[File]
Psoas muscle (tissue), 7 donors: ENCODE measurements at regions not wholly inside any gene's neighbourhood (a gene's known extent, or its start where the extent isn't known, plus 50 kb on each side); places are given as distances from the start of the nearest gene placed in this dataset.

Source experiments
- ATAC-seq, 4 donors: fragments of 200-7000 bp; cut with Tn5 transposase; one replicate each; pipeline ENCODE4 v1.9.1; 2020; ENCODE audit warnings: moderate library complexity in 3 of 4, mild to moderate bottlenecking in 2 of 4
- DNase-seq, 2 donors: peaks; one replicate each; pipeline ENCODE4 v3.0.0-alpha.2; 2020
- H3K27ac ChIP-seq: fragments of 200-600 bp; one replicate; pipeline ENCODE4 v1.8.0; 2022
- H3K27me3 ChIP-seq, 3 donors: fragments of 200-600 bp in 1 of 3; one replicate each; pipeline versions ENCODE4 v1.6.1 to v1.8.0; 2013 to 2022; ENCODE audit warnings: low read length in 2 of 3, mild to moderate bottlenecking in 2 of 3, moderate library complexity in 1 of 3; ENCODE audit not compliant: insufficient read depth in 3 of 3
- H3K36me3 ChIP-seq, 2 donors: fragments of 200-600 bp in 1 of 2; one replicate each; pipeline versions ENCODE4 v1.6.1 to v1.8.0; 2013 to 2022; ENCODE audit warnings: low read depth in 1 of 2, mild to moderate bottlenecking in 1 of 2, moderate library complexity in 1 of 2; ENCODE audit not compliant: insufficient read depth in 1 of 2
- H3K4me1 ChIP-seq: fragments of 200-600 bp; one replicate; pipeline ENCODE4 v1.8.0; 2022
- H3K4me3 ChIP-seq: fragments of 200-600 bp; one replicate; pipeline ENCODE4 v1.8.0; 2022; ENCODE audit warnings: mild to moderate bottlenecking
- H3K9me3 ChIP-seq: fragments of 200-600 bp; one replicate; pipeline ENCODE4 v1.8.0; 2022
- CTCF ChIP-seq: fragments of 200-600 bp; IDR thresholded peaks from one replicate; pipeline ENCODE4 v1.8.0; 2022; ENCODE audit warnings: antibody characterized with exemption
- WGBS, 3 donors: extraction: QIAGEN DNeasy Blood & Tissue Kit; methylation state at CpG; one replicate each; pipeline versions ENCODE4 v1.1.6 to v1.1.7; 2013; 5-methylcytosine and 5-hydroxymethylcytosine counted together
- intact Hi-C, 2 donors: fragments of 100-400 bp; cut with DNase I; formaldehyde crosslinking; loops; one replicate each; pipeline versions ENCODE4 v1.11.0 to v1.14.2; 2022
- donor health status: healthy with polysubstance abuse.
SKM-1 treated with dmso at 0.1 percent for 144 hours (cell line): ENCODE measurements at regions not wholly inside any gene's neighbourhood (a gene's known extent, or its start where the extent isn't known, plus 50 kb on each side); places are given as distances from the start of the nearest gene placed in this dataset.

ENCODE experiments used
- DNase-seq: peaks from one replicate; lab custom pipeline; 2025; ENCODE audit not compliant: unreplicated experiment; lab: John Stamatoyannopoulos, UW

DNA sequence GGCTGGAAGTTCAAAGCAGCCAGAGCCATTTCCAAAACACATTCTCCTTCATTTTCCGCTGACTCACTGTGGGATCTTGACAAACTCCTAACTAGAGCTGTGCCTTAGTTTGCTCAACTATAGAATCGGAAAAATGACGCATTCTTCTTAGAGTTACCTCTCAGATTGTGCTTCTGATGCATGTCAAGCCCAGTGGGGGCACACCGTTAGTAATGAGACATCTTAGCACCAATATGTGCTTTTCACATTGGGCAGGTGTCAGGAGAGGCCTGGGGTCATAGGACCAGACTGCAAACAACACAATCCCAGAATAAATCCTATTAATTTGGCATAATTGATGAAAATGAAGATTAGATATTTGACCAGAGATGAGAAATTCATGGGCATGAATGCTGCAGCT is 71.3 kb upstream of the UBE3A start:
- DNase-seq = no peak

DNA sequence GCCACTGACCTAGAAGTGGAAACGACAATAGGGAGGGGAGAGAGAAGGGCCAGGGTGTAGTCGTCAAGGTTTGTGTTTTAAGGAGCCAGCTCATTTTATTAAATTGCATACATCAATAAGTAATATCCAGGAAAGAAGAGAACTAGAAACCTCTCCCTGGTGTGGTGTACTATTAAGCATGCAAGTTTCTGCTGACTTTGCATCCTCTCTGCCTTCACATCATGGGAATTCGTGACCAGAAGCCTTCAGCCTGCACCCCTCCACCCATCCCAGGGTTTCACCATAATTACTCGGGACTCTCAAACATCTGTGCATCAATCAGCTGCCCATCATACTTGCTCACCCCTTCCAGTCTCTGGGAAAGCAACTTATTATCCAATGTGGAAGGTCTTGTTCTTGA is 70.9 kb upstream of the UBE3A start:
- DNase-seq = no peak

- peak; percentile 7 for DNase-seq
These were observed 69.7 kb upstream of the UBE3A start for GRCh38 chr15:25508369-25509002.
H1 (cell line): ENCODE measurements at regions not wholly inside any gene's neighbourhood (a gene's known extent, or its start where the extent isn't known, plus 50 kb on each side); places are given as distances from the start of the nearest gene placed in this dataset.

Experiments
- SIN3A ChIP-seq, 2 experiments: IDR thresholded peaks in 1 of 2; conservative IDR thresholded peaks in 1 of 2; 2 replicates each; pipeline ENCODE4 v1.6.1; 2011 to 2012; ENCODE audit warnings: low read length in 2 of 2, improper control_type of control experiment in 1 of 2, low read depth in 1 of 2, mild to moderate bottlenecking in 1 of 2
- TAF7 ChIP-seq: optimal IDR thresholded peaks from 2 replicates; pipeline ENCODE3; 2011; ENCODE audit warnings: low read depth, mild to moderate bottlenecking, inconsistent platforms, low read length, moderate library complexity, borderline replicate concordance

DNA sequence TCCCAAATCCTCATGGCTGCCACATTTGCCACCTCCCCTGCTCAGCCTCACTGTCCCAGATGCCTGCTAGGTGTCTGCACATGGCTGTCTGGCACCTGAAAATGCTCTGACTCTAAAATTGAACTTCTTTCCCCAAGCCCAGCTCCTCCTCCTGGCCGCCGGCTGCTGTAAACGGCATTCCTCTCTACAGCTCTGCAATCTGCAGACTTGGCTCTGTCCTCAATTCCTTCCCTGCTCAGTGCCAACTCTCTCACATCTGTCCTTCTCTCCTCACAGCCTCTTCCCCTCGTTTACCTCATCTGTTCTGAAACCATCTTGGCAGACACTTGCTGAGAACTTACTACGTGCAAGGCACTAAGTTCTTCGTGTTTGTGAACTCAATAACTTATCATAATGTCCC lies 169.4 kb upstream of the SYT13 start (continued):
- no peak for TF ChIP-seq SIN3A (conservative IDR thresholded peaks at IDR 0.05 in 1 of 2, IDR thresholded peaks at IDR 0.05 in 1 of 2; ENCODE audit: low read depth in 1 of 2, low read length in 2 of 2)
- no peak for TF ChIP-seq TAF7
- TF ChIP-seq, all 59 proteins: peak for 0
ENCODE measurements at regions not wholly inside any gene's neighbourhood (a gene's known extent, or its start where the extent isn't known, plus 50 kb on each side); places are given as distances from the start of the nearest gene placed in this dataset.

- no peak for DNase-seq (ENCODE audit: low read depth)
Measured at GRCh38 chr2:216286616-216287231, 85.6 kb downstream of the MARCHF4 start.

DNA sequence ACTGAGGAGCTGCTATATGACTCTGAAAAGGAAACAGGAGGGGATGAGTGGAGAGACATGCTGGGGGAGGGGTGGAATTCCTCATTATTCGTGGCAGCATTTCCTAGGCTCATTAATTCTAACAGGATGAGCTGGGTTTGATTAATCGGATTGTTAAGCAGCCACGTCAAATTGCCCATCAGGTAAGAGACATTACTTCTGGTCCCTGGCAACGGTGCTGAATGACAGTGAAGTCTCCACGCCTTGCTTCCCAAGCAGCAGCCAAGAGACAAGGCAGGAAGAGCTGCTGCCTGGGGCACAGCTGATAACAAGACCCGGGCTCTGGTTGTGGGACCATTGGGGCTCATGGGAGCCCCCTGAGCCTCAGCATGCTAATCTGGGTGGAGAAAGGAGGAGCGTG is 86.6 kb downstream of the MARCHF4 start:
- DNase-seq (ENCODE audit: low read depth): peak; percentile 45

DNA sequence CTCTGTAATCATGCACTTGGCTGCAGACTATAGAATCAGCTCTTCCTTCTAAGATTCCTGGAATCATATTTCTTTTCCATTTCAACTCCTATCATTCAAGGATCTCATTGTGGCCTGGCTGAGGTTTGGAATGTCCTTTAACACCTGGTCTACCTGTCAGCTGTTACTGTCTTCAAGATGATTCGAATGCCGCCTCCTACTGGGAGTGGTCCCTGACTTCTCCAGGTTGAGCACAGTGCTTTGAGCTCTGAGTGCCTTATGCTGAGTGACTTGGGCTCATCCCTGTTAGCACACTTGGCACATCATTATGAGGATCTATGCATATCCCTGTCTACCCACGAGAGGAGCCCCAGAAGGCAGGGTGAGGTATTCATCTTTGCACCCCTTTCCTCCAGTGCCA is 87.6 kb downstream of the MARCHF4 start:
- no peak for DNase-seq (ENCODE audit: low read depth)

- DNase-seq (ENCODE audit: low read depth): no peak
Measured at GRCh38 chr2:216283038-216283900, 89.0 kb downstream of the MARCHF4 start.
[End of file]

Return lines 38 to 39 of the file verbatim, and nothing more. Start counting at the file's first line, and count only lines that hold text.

- no peak for DNase-seq (ENCODE audit: low read depth)

- DNase-seq (ENCODE audit: low read depth): no peak